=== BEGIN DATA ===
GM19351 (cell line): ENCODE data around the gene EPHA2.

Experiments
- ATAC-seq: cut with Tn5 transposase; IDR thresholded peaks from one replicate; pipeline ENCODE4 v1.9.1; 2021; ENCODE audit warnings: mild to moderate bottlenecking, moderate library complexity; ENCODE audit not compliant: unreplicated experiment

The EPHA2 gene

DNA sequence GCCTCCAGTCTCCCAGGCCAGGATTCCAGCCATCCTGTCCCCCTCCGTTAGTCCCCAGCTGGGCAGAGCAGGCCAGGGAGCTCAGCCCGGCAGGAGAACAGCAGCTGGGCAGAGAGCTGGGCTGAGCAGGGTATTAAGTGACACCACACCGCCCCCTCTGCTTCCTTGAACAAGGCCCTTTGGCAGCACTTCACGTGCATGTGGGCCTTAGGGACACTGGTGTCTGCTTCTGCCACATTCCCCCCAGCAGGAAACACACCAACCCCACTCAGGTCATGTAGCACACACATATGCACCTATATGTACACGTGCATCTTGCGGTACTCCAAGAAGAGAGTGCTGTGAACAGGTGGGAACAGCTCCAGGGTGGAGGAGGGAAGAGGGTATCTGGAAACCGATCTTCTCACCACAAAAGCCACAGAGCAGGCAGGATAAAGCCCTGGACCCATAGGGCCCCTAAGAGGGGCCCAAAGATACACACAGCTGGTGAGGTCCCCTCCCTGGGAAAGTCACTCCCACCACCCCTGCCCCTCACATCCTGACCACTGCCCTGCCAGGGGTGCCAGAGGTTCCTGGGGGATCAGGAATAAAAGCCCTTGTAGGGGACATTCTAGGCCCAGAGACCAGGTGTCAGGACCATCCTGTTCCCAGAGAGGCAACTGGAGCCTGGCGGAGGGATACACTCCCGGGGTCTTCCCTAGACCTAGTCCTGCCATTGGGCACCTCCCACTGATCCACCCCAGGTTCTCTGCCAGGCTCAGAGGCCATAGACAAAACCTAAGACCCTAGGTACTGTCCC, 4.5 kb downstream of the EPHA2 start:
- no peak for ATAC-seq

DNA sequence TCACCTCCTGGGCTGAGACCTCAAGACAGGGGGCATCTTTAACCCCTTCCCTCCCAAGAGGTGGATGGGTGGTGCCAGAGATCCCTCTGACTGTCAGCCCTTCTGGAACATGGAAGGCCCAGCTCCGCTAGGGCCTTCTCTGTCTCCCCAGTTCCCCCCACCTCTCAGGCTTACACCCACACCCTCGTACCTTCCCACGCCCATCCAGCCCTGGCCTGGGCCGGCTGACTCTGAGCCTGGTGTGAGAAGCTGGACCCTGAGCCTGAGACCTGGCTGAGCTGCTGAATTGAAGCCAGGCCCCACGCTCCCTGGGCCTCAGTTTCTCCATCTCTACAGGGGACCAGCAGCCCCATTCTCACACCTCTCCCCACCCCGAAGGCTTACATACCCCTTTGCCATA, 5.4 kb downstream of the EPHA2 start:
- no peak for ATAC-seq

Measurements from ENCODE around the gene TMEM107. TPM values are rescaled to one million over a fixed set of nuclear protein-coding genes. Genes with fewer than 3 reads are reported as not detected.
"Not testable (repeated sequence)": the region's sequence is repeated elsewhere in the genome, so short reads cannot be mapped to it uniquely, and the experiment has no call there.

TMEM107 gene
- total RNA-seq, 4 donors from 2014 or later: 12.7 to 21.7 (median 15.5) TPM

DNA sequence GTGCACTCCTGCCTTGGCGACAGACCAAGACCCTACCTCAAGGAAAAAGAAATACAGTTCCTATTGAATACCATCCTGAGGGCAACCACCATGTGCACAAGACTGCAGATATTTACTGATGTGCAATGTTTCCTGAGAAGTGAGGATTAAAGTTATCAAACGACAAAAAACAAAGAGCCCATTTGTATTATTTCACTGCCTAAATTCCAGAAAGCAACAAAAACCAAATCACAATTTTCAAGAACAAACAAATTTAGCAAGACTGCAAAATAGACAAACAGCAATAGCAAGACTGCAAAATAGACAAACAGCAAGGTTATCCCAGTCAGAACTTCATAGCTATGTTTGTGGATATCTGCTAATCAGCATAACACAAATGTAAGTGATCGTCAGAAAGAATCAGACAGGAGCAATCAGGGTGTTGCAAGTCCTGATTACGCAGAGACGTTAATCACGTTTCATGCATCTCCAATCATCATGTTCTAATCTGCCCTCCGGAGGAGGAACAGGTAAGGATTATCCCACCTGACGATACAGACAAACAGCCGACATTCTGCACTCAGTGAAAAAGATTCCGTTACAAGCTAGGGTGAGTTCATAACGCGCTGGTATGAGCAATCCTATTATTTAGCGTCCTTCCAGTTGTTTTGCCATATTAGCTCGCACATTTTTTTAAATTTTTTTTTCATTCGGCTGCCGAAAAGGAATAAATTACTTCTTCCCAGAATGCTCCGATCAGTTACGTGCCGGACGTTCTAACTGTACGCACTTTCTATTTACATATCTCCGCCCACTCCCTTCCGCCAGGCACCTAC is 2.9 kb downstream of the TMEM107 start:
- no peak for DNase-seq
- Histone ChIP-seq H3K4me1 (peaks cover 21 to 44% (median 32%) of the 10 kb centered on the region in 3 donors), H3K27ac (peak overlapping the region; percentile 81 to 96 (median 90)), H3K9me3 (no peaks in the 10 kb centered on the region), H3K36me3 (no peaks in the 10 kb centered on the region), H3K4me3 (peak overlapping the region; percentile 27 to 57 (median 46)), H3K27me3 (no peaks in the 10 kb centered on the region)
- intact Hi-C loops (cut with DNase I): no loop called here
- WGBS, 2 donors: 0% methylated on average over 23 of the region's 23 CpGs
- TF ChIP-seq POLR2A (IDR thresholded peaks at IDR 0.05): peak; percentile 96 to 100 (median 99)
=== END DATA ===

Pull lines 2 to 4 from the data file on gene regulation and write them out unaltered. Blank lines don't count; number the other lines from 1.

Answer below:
Experiments
- ATAC-seq: cut with Tn5 transposase; IDR thresholded peaks from one replicate; pipeline ENCODE4 v1.9.1; 2021; ENCODE audit warnings: mild to moderate bottlenecking, moderate library complexity; ENCODE audit not compliant: unreplicated experiment

The EPHA2 gene